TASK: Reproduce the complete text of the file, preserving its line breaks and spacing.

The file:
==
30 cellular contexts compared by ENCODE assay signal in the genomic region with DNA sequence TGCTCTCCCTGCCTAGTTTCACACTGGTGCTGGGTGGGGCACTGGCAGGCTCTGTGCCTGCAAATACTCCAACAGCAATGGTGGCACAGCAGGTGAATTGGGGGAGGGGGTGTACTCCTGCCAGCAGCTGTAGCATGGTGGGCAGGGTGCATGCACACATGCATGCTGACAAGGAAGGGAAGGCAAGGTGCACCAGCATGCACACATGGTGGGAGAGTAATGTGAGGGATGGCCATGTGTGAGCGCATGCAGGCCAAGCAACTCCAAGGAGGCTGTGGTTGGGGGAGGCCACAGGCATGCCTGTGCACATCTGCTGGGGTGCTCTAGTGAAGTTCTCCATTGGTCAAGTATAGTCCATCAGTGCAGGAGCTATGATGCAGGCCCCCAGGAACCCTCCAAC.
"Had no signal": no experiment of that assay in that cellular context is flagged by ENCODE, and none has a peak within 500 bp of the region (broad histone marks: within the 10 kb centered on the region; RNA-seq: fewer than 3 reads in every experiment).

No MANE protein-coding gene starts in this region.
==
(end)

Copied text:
30 cellular contexts compared by ENCODE assay signal in the genomic region with DNA sequence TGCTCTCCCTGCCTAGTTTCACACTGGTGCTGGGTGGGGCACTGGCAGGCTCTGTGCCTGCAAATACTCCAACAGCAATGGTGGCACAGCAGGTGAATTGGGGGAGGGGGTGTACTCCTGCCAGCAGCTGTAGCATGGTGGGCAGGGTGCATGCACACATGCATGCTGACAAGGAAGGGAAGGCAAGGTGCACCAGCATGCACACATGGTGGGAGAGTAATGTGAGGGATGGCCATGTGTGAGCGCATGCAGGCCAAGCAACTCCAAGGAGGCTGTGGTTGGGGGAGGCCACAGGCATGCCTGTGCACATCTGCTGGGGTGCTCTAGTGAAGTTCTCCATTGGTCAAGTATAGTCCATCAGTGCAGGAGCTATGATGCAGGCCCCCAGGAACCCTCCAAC.
"Had no signal": no experiment of that assay in that cellular context is flagged by ENCODE, and none has a peak within 500 bp of the region (broad histone marks: within the 10 kb centered on the region; RNA-seq: fewer than 3 reads in every experiment).

No MANE protein-coding gene starts in this region.